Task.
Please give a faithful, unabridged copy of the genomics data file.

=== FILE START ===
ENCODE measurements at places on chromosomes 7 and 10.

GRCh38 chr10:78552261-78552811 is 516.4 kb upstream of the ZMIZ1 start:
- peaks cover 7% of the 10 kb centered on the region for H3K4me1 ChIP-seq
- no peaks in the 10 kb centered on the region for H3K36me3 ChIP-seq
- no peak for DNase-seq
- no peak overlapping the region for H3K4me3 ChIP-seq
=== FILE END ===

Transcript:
ENCODE measurements at places on chromosomes 7 and 10.

GRCh38 chr10:78552261-78552811 is 516.4 kb upstream of the ZMIZ1 start:
- peaks cover 7% of the 10 kb centered on the region for H3K4me1 ChIP-seq
- no peaks in the 10 kb centered on the region for H3K36me3 ChIP-seq
- no peak for DNase-seq
- no peak overlapping the region for H3K4me3 ChIP-seq